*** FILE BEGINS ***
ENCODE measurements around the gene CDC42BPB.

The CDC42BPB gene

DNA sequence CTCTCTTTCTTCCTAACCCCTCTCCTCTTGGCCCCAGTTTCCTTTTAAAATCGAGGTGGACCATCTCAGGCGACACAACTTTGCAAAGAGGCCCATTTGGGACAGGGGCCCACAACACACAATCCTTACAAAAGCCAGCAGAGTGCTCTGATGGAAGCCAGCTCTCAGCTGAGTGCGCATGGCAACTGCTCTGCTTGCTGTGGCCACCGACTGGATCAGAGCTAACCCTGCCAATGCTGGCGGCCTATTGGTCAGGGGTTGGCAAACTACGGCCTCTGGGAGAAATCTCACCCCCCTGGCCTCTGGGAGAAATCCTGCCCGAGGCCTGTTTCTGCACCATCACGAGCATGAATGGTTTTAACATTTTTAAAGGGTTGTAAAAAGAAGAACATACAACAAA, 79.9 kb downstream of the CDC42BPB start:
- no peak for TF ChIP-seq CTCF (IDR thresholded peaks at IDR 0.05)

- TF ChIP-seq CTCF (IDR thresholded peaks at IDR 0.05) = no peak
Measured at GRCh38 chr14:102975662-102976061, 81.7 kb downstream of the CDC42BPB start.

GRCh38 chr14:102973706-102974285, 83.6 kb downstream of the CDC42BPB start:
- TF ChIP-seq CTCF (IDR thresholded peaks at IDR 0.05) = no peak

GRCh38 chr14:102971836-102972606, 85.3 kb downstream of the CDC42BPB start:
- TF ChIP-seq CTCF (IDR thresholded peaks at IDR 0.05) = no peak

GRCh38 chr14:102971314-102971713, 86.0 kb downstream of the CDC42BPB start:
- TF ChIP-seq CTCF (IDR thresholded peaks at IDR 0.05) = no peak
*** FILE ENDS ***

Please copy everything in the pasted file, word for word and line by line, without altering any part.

ENCODE measurements around the gene CDC42BPB.

The CDC42BPB gene

DNA sequence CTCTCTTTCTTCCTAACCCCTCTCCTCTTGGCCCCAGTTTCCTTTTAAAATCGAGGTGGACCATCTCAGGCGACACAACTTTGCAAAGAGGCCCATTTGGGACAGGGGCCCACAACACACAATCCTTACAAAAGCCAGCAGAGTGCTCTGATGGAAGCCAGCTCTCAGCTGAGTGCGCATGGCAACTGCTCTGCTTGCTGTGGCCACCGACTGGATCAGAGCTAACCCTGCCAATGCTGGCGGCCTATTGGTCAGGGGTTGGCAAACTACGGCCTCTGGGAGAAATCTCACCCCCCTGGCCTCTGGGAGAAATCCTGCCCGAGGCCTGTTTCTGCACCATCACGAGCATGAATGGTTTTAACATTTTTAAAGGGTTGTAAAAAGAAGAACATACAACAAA, 79.9 kb downstream of the CDC42BPB start:
- no peak for TF ChIP-seq CTCF (IDR thresholded peaks at IDR 0.05)

- TF ChIP-seq CTCF (IDR thresholded peaks at IDR 0.05) = no peak
Measured at GRCh38 chr14:102975662-102976061, 81.7 kb downstream of the CDC42BPB start.

GRCh38 chr14:102973706-102974285, 83.6 kb downstream of the CDC42BPB start:
- TF ChIP-seq CTCF (IDR thresholded peaks at IDR 0.05) = no peak

GRCh38 chr14:102971836-102972606, 85.3 kb downstream of the CDC42BPB start:
- TF ChIP-seq CTCF (IDR thresholded peaks at IDR 0.05) = no peak

GRCh38 chr14:102971314-102971713, 86.0 kb downstream of the CDC42BPB start:
- TF ChIP-seq CTCF (IDR thresholded peaks at IDR 0.05) = no peak